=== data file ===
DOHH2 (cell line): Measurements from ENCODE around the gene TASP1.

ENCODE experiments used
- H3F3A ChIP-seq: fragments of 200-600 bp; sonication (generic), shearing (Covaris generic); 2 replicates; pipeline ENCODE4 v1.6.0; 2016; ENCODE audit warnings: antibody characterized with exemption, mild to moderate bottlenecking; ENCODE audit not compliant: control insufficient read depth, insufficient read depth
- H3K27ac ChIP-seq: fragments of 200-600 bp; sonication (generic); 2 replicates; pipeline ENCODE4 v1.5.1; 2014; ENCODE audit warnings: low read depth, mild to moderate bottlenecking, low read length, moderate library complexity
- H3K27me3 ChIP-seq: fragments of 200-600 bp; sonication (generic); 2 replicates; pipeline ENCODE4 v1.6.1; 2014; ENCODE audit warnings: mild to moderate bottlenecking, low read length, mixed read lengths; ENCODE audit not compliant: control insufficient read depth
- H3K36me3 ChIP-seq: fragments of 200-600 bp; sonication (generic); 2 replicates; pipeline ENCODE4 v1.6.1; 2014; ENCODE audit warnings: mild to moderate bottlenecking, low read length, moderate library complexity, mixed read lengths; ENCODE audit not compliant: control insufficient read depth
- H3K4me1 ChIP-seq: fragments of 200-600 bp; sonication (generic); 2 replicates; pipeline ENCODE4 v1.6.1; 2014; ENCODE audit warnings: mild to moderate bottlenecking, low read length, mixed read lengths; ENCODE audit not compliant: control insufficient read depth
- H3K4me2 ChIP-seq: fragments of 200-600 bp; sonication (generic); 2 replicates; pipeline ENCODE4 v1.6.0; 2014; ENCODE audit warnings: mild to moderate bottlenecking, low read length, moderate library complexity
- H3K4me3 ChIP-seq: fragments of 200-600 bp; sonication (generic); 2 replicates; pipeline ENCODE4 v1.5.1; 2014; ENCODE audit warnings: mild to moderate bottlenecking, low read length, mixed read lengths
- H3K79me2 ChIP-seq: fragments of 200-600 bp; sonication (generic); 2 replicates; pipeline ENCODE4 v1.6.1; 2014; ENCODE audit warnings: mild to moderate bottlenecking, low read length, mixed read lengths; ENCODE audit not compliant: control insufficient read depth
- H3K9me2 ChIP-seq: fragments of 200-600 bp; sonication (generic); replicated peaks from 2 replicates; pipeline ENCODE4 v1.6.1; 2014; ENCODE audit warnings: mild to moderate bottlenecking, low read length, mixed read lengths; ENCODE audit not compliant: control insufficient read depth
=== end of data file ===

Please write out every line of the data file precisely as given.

DOHH2 (cell line): Measurements from ENCODE around the gene TASP1.

ENCODE experiments used
- H3F3A ChIP-seq: fragments of 200-600 bp; sonication (generic), shearing (Covaris generic); 2 replicates; pipeline ENCODE4 v1.6.0; 2016; ENCODE audit warnings: antibody characterized with exemption, mild to moderate bottlenecking; ENCODE audit not compliant: control insufficient read depth, insufficient read depth
- H3K27ac ChIP-seq: fragments of 200-600 bp; sonication (generic); 2 replicates; pipeline ENCODE4 v1.5.1; 2014; ENCODE audit warnings: low read depth, mild to moderate bottlenecking, low read length, moderate library complexity
- H3K27me3 ChIP-seq: fragments of 200-600 bp; sonication (generic); 2 replicates; pipeline ENCODE4 v1.6.1; 2014; ENCODE audit warnings: mild to moderate bottlenecking, low read length, mixed read lengths; ENCODE audit not compliant: control insufficient read depth
- H3K36me3 ChIP-seq: fragments of 200-600 bp; sonication (generic); 2 replicates; pipeline ENCODE4 v1.6.1; 2014; ENCODE audit warnings: mild to moderate bottlenecking, low read length, moderate library complexity, mixed read lengths; ENCODE audit not compliant: control insufficient read depth
- H3K4me1 ChIP-seq: fragments of 200-600 bp; sonication (generic); 2 replicates; pipeline ENCODE4 v1.6.1; 2014; ENCODE audit warnings: mild to moderate bottlenecking, low read length, mixed read lengths; ENCODE audit not compliant: control insufficient read depth
- H3K4me2 ChIP-seq: fragments of 200-600 bp; sonication (generic); 2 replicates; pipeline ENCODE4 v1.6.0; 2014; ENCODE audit warnings: mild to moderate bottlenecking, low read length, moderate library complexity
- H3K4me3 ChIP-seq: fragments of 200-600 bp; sonication (generic); 2 replicates; pipeline ENCODE4 v1.5.1; 2014; ENCODE audit warnings: mild to moderate bottlenecking, low read length, mixed read lengths
- H3K79me2 ChIP-seq: fragments of 200-600 bp; sonication (generic); 2 replicates; pipeline ENCODE4 v1.6.1; 2014; ENCODE audit warnings: mild to moderate bottlenecking, low read length, mixed read lengths; ENCODE audit not compliant: control insufficient read depth
- H3K9me2 ChIP-seq: fragments of 200-600 bp; sonication (generic); replicated peaks from 2 replicates; pipeline ENCODE4 v1.6.1; 2014; ENCODE audit warnings: mild to moderate bottlenecking, low read length, mixed read lengths; ENCODE audit not compliant: control insufficient read depth